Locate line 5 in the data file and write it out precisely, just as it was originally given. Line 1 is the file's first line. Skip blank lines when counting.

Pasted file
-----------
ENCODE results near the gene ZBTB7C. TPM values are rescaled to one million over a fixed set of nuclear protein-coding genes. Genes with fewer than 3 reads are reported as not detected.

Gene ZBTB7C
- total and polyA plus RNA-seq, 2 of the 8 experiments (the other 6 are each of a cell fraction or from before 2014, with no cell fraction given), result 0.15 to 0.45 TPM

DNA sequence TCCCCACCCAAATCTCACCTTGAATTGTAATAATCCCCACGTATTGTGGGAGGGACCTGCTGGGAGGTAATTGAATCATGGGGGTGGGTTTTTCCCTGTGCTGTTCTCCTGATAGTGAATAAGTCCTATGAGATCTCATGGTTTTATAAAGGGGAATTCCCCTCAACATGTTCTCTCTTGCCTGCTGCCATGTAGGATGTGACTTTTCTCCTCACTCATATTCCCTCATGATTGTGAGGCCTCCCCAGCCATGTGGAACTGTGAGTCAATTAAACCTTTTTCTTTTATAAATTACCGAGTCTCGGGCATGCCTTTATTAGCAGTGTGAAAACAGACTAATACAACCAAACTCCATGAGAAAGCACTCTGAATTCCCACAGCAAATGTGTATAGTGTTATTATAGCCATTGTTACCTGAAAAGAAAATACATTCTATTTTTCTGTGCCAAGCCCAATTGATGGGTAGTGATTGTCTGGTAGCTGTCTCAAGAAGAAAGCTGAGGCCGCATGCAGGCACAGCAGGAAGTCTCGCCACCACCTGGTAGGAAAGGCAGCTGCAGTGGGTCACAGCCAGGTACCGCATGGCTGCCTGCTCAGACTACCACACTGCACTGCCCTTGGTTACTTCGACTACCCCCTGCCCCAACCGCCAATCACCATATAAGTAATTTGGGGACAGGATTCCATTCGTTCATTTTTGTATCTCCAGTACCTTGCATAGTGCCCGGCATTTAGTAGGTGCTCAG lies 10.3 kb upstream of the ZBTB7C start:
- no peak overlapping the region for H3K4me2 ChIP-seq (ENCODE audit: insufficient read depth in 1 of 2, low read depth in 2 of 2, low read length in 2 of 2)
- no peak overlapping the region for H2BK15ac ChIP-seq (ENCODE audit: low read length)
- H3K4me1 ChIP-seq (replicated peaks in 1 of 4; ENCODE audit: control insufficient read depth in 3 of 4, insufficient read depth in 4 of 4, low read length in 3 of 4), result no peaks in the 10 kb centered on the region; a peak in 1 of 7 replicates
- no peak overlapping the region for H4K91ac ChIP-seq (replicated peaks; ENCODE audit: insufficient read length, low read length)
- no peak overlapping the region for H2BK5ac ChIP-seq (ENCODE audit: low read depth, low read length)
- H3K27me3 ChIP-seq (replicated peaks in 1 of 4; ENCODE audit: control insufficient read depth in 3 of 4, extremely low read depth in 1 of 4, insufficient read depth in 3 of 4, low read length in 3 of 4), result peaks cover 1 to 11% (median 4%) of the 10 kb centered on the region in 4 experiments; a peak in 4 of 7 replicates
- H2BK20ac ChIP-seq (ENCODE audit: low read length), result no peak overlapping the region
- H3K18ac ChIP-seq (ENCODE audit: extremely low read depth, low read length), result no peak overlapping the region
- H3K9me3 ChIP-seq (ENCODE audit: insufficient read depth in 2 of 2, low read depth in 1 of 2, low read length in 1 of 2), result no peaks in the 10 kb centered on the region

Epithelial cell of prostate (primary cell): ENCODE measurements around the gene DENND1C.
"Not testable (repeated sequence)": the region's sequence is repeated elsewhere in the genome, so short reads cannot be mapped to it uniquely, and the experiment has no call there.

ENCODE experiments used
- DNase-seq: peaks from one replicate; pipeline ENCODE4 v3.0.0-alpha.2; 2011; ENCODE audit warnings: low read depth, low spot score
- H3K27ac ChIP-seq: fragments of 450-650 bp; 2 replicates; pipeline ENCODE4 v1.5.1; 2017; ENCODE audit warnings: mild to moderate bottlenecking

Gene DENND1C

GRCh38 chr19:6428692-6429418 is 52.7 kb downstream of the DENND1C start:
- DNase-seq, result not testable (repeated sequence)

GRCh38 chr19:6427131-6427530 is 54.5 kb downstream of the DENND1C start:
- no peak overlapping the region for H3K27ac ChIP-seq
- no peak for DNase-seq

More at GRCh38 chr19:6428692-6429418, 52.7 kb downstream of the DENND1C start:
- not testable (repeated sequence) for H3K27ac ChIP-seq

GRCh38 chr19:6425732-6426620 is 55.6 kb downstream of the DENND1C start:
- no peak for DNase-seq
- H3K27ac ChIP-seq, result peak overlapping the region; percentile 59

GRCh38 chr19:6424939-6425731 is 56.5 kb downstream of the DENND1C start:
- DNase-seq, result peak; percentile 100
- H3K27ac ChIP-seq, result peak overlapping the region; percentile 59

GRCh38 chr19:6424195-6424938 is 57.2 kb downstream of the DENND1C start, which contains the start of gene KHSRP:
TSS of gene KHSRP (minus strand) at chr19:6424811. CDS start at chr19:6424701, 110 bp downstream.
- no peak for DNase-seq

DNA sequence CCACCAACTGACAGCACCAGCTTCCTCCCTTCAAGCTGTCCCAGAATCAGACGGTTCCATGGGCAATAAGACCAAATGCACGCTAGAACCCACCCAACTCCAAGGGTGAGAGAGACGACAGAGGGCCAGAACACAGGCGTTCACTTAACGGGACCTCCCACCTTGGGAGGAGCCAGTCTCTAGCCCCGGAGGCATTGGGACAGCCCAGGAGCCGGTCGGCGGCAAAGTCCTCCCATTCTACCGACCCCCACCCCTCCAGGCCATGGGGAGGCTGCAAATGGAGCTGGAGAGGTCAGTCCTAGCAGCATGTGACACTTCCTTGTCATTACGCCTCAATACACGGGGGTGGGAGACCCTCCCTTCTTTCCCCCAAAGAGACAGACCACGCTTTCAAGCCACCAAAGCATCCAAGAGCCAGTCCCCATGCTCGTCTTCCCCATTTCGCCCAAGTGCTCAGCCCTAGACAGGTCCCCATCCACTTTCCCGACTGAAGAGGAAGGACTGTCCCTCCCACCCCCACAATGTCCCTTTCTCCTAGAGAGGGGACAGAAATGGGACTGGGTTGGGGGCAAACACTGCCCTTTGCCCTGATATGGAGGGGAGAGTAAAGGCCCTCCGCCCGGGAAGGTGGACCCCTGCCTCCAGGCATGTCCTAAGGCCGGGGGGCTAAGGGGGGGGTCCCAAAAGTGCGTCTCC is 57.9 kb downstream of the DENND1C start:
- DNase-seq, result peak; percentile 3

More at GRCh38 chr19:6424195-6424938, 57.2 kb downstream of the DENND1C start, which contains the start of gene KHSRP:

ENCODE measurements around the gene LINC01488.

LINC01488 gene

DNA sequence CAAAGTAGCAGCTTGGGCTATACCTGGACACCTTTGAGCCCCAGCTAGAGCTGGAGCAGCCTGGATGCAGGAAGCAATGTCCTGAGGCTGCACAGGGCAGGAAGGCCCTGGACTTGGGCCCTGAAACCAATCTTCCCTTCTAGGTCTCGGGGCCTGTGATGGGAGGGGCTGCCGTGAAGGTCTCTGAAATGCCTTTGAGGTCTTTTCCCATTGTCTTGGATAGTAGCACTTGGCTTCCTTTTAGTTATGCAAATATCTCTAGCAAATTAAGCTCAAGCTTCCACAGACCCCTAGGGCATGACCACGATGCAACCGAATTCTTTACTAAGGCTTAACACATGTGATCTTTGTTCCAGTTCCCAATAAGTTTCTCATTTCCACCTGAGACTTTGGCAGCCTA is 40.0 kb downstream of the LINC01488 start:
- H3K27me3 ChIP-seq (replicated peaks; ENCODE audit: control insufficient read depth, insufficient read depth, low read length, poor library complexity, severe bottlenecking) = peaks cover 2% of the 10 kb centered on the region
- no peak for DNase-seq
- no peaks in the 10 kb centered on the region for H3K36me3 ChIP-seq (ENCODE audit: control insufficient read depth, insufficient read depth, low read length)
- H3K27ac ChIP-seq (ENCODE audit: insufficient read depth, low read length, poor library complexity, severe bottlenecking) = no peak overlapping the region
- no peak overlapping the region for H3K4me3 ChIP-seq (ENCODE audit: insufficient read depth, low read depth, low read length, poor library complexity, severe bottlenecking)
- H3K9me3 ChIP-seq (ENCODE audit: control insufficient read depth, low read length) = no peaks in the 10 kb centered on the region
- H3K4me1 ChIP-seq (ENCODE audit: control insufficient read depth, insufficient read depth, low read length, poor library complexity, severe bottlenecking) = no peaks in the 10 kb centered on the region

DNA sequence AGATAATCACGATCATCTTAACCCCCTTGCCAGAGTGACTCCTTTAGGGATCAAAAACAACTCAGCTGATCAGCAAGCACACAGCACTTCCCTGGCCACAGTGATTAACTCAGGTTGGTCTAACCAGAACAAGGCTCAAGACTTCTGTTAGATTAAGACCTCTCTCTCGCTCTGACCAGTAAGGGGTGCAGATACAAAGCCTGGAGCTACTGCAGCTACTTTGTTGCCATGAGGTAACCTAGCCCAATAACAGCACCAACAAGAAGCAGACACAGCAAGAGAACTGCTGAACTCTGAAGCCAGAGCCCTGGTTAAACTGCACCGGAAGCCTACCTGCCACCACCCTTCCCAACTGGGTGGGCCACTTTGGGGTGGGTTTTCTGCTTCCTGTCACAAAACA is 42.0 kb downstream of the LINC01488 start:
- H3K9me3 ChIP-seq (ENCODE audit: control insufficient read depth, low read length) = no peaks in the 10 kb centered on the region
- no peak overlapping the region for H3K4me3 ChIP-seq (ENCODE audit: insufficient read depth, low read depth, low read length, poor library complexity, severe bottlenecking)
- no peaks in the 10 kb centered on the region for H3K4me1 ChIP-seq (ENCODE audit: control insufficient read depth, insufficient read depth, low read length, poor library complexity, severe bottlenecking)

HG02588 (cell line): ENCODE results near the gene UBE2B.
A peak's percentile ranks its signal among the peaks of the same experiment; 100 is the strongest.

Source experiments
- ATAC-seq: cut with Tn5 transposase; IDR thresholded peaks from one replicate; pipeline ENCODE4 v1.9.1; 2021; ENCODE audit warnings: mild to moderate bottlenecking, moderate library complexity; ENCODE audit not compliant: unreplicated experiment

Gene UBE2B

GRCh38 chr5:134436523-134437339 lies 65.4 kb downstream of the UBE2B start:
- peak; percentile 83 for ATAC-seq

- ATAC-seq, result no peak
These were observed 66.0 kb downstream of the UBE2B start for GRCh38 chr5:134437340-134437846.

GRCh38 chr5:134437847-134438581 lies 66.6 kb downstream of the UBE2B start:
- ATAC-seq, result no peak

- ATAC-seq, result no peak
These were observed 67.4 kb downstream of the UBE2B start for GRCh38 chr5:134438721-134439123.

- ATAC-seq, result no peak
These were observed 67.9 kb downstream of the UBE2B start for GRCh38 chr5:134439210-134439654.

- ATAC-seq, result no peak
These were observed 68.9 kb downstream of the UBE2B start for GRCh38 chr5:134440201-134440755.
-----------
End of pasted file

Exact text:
- no peak overlapping the region for H3K4me2 ChIP-seq (ENCODE audit: insufficient read depth in 1 of 2, low read depth in 2 of 2, low read length in 2 of 2)